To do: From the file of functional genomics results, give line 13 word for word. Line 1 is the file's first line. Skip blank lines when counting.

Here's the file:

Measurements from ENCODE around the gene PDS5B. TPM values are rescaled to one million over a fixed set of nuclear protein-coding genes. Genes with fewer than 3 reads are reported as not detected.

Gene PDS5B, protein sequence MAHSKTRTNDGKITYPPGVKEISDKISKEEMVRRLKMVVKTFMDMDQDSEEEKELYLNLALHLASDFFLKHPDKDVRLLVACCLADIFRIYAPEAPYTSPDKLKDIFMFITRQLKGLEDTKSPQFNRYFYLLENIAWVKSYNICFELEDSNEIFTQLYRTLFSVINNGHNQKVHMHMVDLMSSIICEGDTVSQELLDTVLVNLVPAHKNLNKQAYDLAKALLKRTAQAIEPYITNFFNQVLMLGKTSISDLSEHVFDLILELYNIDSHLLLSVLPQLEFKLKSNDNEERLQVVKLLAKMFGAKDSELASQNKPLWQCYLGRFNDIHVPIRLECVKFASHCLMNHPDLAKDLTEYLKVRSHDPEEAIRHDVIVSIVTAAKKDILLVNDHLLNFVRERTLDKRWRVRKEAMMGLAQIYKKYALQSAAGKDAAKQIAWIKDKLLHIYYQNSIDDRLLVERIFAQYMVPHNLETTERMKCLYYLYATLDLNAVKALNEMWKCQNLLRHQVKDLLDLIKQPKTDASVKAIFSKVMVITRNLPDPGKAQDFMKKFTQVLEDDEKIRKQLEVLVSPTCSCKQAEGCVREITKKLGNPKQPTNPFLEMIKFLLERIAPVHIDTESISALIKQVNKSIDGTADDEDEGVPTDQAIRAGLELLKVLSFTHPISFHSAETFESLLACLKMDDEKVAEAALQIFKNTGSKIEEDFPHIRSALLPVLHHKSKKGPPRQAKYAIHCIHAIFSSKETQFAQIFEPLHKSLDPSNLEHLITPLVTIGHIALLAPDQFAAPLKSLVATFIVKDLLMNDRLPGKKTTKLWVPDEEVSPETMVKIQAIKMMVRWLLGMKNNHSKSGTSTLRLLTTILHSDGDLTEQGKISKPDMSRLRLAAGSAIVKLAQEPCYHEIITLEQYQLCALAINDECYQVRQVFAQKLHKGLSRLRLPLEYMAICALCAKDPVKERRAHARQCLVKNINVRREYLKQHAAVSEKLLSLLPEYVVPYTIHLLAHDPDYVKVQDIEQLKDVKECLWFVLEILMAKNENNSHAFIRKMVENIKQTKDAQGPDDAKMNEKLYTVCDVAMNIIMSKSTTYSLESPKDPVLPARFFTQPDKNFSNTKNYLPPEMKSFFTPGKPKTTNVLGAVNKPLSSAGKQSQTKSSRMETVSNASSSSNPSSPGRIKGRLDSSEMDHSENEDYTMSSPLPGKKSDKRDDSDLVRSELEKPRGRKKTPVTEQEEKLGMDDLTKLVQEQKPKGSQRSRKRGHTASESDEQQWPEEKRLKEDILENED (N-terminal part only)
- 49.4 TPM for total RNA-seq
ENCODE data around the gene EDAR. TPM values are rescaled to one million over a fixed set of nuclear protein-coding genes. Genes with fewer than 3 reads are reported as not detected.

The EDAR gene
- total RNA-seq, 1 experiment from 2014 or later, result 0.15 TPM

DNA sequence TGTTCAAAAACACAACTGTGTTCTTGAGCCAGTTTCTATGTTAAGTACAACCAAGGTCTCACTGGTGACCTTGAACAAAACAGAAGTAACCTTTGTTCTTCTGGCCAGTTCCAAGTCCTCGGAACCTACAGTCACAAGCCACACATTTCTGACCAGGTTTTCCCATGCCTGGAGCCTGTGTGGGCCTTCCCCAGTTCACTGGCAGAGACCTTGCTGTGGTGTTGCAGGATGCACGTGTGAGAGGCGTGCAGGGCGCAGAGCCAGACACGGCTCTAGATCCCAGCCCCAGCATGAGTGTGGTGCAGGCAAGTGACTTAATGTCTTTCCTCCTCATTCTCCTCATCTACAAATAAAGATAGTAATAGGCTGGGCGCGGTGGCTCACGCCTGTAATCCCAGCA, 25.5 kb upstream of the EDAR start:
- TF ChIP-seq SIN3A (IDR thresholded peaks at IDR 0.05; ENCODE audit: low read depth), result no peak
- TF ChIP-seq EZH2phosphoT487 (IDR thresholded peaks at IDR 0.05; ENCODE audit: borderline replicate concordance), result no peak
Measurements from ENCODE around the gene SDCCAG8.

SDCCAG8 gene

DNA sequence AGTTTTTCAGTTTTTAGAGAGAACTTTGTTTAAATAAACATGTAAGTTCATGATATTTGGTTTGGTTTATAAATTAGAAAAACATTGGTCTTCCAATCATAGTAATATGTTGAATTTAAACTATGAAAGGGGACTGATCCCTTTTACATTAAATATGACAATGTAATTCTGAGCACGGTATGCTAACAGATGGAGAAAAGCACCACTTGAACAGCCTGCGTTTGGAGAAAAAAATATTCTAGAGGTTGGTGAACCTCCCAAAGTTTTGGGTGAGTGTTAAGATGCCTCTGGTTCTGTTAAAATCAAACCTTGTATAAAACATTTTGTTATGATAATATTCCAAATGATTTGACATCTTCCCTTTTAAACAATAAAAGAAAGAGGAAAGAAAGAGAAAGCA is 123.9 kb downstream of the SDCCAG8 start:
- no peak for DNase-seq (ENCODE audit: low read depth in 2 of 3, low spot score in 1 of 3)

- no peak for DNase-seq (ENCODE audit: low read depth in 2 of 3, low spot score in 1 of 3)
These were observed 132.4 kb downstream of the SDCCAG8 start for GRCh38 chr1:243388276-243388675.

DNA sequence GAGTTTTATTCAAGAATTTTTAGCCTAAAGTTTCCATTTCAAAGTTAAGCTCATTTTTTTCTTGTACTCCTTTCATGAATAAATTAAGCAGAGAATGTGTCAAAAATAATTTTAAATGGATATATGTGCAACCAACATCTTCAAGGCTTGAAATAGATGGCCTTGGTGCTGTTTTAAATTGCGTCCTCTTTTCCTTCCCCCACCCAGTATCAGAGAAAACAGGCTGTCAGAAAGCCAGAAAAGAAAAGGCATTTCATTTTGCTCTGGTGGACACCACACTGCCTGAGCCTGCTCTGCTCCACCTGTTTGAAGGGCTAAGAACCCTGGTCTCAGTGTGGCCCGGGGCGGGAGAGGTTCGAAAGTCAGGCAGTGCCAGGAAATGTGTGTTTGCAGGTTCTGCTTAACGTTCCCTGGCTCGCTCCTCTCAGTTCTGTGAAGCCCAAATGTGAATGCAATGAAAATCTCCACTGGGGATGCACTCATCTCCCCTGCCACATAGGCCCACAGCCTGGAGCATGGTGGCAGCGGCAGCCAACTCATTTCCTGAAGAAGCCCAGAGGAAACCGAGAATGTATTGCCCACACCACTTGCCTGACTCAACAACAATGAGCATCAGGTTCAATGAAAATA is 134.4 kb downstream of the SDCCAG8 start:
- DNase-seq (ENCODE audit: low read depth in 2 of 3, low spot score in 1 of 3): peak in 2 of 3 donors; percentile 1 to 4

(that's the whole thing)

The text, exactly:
- no peak for DNase-seq (ENCODE audit: low read depth in 2 of 3, low spot score in 1 of 3)